January 26th - Exhibition Opening "From King Kong to Queen Califia: Niki de Saint Phalle & the West Coast"
Niki de Saint Phalle, Californian Diary (Order and Chaos), 1994.
2011 Niki Charitable Art Foundation, all rights reserved.
Since her death in 2002, French-American artist Niki de Saint Phalle has gained
a flourishing legacy, confirming her as one of the most important female artists of the 20th century. As part of Pacific Standard Time: Art in LA 1945-1980, the upcoming exhibition will focus on the paintings, drawings and sculptures that Saint Phalle made in Southern California. Also on display, will be several of her 1990’s "Diaries," which explore California’s mythology, from King Kong to Queen Califia. The works of contemporary artists inspired by Niki de Saint Phalle will be on exhibit as well.
From the discovery of Simon Rodia’s Watts Towers during her first trip to Los Angeles in the early sixties to her "Black Heroes" series realized in San Diego in the 1990’s, Saint Phalle always found a unique source of inspiration on the west coast. The artist’s sculpture garden, Queen Califia’s Magic Circle at Kit Carson Park, is located in Escondido, CA. In 1961, Saint Phalle became well known for her "shooting paintings," which she performed in the Malibu Hills. After being invited by notorious gallerist Virginia Dwan and in front of a crowd which included artists such as Ed Ruscha, Larry Bell and Jane Fonda, Saint Phalle took a riffle 22 (held by Ed Kienholz who assisted her) loaded with bladders of paint and shot at works specially created for the event. Once shot, the bladders of paint transformed spontaneously into wild dispersions of colors and textures upon the assemblages of disparate objects. Not only did the shooting make a profound mark on the LA art scene, it also started the first artistic dialogue between Niki, her Nouveaux Realists European colleagues (Klein, Tinguely, Spoerri, Raysse) and some American radical artists of the West and the East Coast (Rauschenberg, Cage, Johns). Underestimated in art history, their dialogue about the perception of art, reality and authorship prefigured some key concepts of Pop Art which emerged in the U.S. a few years later.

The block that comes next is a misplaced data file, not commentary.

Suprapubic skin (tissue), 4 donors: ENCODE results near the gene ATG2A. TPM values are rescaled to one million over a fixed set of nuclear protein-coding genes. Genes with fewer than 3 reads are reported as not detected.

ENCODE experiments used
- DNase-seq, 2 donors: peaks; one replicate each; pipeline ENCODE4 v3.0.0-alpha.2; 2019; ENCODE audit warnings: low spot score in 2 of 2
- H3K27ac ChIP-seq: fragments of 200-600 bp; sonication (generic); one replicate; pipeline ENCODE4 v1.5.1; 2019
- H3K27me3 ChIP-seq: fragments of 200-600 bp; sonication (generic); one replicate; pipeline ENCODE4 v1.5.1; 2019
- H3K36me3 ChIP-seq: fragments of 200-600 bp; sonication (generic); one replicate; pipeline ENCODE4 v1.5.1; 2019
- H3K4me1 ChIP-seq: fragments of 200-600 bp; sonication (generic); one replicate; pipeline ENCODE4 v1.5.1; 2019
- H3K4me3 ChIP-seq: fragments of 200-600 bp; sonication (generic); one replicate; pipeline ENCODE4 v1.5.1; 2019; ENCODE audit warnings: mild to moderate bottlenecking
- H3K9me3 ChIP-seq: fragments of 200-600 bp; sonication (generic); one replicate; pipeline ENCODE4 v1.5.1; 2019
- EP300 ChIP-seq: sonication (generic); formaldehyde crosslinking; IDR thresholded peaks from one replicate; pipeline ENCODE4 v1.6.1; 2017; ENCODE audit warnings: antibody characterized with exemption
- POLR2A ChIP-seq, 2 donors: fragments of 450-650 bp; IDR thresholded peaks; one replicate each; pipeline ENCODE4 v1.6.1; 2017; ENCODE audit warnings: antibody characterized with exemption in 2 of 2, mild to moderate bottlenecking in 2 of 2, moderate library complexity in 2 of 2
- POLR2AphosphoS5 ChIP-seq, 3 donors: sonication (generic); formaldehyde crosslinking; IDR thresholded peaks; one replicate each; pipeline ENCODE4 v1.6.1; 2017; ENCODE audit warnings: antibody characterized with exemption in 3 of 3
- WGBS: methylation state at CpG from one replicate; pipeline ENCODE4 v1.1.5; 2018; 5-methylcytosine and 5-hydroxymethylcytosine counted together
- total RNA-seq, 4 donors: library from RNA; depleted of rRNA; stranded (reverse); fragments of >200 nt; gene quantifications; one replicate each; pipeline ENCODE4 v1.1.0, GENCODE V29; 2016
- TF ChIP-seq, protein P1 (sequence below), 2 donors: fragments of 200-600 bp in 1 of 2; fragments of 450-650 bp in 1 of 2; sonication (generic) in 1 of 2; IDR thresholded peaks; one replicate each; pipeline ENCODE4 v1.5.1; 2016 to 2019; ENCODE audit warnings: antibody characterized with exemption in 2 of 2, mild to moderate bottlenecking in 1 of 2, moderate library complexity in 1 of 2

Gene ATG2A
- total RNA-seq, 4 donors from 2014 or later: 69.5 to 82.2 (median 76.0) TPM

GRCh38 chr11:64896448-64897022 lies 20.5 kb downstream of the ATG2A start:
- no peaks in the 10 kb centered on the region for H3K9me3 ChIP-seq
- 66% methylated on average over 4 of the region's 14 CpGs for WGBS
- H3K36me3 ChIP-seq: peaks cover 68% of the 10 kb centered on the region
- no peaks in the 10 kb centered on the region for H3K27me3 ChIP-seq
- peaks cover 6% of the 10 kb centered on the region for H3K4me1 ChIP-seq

In conjunction with the exhibition, HiE director Yann Perreau and co-curator Yael Lipschutz will present "Tirs: Reloaded" on January 22, 2012 as part of the Pacific Standard Time Performance and Public Art Festival. The performance will revisit the "shooting paintings" made by Niki in LA in 1961. In homage, contemporary artists Sterling Ruby, Melanie Schiff and others will ’shoot up’ new works. For more info, click here
Niki de Saint Phalle (1930-2002) was a rebellious and provocative French-American artist whose work was engaged with femininity, mythology, violence, personal anxiety and international political conflict. From the mid-1950s she was part of the Parisian avant-garde and came to prominence alongside the Nouveaux Realistes artists, one of the most important European art movements of Post War area. Throughout her life, she pursued a passionate and relentless assault against the constraints of conventional society, be they political, sexual, or aesthetic.
Niki de Saint Phalle, Film-Still of Daddy, 1972.
2011 Niki Charitable Art Foundation, All rights reserved.
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